5. Avoid boxed mixes, like macaroni and cheese. I’m picking on Maccaroni and cheese, but few boxed dinners are all that different. With processed foods like these, it’s not only about what your child is eating (which, by the way, happens to be a lot of carbohydrates and fat), it’s also about what your child isn’t eating – such as adequate protein and other nutrients. Below is the nutrition label and ingredients list for the Kraft product:
Enriched macaroni product (wheat flour, niacin, ferrous sulfate [iron], thiamin mononitrate [vitamin B1], riboflavin [vitamin B2], folic acid), cheese sauce mix (whey, whey protein concentrate, milkfat, milk protein concentrate, salt, sodium tripolyphosphate, citric acid, sodium phosphate, lactic acid, calcium phosphate, yellow 5, yellow 6, enzymes, cheese cultures).
If you make a dish like this from scratch, you may not eliminate the fat, but at least you can cut out the sodium, yellow 5, yellow 6 and enzymes. Or if you only have time for the box, try serving it alongside protein and something green.
6. Prepare vegetables with creativity. I have already shared 10 easy ways to get your kids to eat vegetables. I’ve introduced them gradually with my child and had a fair bit of luck. But gradually is the key!
7. Read them the Berenstain Bears. One evening before bed not too long ago, I read Luke a book called, The Berenstain Bears and Too Much Junk Food. It’s a wonderful portrayal about how the Bear family eats too much junk food and everyone starts gaining a little too much weight. Father Bear even split his pants in the process, proving that better food and exercise was just what the doctor ordered.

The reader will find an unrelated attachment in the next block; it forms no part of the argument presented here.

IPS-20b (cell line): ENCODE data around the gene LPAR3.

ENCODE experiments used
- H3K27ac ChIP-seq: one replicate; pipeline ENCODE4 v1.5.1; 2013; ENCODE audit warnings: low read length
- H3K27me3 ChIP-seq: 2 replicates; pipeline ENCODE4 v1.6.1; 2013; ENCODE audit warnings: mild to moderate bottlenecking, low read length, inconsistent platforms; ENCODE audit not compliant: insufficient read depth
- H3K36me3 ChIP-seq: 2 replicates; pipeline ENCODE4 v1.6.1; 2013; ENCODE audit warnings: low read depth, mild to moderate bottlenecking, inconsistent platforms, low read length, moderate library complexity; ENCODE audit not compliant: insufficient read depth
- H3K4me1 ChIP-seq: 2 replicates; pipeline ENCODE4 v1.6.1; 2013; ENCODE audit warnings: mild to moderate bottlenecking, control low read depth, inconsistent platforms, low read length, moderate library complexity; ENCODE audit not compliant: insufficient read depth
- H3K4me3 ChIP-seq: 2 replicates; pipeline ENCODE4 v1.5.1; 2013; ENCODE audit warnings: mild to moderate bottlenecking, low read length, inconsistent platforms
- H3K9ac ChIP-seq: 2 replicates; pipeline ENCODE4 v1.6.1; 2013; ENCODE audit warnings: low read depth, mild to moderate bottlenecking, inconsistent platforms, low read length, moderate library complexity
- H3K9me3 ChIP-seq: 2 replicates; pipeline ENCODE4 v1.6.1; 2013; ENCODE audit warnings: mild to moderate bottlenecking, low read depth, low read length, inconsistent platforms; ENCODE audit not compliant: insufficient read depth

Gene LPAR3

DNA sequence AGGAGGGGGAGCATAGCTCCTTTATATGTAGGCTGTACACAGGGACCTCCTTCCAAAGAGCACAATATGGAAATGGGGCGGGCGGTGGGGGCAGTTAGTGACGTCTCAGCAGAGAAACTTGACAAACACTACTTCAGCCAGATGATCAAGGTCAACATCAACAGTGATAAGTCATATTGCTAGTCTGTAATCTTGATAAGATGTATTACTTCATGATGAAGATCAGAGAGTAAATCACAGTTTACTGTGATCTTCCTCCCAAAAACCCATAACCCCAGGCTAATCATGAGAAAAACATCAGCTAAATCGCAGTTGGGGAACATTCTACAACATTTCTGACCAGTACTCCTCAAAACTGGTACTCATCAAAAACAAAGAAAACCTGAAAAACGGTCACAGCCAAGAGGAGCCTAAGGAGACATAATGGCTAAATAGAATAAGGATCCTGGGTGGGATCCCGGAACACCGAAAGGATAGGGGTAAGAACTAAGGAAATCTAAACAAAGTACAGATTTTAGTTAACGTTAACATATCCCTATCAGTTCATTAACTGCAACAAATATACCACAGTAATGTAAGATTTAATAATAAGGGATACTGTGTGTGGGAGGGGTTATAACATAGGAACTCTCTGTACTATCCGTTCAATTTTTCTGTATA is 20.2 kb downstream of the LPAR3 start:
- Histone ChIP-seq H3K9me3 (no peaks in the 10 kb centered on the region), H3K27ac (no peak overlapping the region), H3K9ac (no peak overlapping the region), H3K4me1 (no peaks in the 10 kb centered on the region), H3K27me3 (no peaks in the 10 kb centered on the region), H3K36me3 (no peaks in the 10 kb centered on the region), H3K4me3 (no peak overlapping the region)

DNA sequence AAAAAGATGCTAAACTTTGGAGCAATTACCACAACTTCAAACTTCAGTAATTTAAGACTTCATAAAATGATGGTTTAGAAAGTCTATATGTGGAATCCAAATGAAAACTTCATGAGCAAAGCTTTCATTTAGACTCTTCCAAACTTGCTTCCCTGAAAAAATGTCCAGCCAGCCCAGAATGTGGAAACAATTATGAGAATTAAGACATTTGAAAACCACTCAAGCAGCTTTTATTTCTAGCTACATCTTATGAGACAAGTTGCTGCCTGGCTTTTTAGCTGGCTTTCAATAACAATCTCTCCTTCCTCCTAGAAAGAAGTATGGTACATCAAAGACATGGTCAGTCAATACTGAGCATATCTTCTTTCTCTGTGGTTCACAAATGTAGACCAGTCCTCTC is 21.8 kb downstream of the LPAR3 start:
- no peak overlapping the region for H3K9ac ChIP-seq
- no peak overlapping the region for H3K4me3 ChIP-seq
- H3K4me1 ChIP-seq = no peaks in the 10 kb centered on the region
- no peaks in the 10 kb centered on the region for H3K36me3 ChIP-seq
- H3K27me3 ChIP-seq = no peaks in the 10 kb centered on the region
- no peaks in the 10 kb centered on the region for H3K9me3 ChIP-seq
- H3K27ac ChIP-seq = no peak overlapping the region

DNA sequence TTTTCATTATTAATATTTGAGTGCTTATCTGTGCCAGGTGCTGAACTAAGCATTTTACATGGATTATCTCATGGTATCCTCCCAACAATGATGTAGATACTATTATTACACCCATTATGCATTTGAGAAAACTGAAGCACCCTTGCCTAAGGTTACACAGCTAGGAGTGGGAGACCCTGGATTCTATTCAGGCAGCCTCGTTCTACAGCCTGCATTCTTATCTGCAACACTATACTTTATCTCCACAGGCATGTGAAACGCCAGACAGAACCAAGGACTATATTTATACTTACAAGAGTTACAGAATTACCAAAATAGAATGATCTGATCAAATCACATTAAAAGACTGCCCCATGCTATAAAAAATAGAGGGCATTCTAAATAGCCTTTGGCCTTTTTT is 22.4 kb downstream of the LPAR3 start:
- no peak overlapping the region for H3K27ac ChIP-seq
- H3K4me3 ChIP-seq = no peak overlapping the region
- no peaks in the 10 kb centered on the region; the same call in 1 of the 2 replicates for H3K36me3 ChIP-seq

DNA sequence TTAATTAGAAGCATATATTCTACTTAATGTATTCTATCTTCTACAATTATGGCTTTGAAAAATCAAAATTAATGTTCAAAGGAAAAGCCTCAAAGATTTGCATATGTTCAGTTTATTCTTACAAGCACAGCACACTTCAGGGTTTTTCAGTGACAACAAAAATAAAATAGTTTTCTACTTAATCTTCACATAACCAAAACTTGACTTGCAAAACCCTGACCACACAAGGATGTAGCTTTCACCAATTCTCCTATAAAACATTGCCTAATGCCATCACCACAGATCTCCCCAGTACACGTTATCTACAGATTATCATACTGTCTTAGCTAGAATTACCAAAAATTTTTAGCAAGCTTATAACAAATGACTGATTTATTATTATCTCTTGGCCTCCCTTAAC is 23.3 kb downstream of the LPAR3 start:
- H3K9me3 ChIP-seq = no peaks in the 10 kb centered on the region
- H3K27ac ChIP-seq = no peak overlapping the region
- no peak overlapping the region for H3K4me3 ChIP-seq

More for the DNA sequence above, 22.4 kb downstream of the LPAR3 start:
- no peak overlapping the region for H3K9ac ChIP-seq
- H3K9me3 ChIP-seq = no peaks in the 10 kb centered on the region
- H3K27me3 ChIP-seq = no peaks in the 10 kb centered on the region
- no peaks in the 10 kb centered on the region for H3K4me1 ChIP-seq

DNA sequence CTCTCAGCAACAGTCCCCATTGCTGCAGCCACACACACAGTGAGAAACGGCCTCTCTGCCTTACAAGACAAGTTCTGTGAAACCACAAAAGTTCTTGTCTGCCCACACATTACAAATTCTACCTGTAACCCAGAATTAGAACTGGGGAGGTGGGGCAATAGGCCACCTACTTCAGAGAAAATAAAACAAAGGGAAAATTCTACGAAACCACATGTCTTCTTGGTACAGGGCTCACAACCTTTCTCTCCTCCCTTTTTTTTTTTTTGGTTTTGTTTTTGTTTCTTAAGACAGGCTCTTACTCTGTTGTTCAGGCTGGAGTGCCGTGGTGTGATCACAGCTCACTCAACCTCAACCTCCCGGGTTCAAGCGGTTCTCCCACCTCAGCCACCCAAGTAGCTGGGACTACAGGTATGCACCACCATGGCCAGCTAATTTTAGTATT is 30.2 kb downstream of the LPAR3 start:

The book has made quite a lasting impression on Luke. Now, when Rob is eating junk food, Luke reminds him that he “needs to stop before Mommy has to sew up his pants.” You might try this or other age-appropriate books which might strike a chord with your children.
8. Time snacks right, and keep them healthy. Snacks are instrumental in providing children energy throughout the day, not to mention beneficial in helping curtail melt-downs. However, if children eat too many snacks, especially ones prior to meal-time, he/she will often sacrifice nutrient-rich meals for less healthy “fillers” (e.g., chips, gogurt). So make sure to time them right and manage quantity, too. Sugary drinks can fill their bellies, too.